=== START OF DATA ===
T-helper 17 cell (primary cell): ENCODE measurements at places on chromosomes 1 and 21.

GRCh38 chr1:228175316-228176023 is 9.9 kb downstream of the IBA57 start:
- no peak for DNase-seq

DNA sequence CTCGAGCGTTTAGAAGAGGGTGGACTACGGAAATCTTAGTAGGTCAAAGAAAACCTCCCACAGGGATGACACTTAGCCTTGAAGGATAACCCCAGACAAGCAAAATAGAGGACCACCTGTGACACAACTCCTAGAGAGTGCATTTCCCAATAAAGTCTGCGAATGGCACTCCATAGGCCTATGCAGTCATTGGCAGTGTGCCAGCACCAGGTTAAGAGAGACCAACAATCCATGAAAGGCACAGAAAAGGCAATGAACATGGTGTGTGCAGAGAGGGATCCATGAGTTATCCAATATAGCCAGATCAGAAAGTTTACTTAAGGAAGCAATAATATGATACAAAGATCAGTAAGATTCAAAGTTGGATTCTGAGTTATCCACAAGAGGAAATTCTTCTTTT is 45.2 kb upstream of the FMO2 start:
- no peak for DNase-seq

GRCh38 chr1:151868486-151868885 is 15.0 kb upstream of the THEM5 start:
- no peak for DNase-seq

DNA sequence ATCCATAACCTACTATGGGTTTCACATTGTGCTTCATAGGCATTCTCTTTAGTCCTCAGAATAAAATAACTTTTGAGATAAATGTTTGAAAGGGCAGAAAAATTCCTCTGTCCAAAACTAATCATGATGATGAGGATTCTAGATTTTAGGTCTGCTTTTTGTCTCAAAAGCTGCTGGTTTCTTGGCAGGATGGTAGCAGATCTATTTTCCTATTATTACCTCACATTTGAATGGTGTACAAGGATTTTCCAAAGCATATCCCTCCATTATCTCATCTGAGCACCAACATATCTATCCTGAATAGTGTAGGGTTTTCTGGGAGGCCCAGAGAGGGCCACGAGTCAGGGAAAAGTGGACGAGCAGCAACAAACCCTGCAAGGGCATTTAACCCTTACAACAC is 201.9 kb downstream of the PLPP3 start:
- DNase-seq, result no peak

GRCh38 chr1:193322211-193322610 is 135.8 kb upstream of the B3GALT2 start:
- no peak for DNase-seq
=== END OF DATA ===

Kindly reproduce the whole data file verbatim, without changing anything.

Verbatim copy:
T-helper 17 cell (primary cell): ENCODE measurements at places on chromosomes 1 and 21.

GRCh38 chr1:228175316-228176023 is 9.9 kb downstream of the IBA57 start:
- no peak for DNase-seq

DNA sequence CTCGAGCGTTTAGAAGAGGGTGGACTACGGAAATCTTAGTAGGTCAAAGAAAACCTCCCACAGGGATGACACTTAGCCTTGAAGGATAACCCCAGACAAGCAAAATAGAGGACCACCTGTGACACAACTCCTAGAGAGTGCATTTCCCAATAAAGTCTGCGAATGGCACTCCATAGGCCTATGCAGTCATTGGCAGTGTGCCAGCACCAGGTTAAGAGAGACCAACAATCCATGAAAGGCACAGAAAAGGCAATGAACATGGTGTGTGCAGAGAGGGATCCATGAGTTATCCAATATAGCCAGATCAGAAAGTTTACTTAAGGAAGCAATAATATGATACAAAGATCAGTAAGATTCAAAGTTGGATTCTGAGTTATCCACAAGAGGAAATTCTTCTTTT is 45.2 kb upstream of the FMO2 start:
- no peak for DNase-seq

GRCh38 chr1:151868486-151868885 is 15.0 kb upstream of the THEM5 start:
- no peak for DNase-seq

DNA sequence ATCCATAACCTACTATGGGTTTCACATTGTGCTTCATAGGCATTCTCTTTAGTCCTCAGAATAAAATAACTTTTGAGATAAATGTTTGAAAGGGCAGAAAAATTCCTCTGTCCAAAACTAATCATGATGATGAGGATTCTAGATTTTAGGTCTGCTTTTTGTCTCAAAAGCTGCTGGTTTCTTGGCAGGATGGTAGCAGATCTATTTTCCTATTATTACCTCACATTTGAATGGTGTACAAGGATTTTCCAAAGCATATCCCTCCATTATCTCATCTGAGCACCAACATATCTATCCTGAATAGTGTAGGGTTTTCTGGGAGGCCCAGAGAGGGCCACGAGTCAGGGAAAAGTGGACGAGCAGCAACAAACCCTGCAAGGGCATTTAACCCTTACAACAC is 201.9 kb downstream of the PLPP3 start:
- DNase-seq, result no peak

GRCh38 chr1:193322211-193322610 is 135.8 kb upstream of the B3GALT2 start:
- no peak for DNase-seq